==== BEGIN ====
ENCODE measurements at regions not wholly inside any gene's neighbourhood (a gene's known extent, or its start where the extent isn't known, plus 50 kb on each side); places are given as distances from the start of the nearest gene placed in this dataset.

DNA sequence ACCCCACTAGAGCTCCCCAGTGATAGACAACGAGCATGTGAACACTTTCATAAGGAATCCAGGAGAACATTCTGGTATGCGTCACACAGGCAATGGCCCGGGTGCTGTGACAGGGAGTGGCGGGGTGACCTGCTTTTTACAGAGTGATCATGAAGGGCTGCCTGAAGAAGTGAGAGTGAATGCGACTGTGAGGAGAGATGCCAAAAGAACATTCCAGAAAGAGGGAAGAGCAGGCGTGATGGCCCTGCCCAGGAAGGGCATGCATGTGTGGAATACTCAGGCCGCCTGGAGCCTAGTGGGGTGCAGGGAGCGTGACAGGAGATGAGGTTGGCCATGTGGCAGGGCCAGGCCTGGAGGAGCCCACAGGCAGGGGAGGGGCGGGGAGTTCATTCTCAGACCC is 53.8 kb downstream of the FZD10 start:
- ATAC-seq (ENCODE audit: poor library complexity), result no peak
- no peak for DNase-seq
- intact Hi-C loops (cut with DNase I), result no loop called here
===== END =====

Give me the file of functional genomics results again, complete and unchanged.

ENCODE measurements at regions not wholly inside any gene's neighbourhood (a gene's known extent, or its start where the extent isn't known, plus 50 kb on each side); places are given as distances from the start of the nearest gene placed in this dataset.

DNA sequence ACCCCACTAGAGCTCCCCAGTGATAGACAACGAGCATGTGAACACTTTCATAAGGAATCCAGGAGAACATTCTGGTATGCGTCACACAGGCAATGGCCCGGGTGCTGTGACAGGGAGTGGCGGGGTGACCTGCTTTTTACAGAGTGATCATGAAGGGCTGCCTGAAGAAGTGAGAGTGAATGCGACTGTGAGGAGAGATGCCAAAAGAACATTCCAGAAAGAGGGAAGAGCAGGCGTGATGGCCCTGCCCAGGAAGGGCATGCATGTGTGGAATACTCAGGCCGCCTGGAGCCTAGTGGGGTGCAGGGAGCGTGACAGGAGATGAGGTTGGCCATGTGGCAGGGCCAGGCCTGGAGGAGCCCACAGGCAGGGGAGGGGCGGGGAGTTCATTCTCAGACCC is 53.8 kb downstream of the FZD10 start:
- ATAC-seq (ENCODE audit: poor library complexity), result no peak
- no peak for DNase-seq
- intact Hi-C loops (cut with DNase I), result no loop called here